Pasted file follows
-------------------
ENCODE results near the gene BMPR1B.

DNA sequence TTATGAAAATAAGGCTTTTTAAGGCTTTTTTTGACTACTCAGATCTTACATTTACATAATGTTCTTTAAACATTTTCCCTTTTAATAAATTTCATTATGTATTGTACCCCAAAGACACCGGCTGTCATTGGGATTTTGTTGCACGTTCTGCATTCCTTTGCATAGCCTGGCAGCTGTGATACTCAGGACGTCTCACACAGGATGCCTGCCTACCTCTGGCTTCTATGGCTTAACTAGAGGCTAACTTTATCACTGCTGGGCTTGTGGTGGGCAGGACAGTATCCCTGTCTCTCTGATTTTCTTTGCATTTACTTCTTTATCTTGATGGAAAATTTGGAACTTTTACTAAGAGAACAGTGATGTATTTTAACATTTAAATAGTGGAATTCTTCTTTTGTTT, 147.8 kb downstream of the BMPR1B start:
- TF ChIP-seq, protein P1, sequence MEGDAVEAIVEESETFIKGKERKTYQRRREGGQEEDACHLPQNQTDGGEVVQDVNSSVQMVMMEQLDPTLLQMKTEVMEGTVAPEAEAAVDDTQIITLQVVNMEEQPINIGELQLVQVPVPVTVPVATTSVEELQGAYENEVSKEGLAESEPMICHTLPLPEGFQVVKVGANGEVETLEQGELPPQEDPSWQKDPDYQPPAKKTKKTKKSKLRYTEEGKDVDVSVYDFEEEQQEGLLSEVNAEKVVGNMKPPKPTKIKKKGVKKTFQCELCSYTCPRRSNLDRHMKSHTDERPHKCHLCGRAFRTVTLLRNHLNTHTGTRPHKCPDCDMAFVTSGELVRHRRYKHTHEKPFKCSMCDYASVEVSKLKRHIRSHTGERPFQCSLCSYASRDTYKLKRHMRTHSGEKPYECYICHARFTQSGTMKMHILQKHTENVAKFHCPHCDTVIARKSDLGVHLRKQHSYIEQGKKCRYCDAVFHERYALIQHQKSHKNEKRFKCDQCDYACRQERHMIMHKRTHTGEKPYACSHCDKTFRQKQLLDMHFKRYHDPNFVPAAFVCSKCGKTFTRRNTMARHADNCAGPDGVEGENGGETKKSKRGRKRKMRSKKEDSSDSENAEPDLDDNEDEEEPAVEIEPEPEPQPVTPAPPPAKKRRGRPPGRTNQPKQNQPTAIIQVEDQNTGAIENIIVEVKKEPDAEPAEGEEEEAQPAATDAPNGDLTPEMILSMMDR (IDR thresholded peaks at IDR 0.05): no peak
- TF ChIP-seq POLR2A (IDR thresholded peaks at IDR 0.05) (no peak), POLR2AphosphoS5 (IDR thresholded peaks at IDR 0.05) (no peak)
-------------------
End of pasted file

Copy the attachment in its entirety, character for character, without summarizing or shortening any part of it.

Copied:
ENCODE results near the gene BMPR1B.

DNA sequence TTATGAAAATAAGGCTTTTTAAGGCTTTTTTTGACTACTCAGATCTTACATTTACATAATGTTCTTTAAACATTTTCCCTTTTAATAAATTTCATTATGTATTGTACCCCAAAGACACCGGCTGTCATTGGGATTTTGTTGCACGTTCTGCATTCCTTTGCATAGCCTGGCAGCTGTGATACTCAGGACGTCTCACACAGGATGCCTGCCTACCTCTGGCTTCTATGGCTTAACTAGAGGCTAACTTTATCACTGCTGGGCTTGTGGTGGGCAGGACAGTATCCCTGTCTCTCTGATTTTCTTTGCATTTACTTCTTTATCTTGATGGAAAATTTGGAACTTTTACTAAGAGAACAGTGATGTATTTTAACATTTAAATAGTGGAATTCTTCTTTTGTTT, 147.8 kb downstream of the BMPR1B start:
- TF ChIP-seq, protein P1, sequence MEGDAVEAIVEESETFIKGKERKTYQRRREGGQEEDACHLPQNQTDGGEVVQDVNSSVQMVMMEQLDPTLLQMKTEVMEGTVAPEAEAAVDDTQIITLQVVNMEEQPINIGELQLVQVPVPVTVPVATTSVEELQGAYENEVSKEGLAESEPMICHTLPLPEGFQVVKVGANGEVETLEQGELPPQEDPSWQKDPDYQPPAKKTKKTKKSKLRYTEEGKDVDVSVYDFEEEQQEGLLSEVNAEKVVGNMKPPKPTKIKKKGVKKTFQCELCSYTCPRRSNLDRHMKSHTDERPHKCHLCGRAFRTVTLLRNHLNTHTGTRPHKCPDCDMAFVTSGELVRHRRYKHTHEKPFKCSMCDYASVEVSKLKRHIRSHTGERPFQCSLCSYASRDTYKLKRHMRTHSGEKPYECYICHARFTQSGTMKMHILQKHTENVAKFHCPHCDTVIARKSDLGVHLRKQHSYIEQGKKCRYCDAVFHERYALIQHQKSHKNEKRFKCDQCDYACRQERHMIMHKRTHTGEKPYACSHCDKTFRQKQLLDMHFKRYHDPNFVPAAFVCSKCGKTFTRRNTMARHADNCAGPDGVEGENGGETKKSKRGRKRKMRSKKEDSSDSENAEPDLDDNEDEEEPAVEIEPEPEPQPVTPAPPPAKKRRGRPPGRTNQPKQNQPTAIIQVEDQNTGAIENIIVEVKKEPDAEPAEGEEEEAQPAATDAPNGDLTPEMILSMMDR (IDR thresholded peaks at IDR 0.05): no peak
- TF ChIP-seq POLR2A (IDR thresholded peaks at IDR 0.05) (no peak), POLR2AphosphoS5 (IDR thresholded peaks at IDR 0.05) (no peak)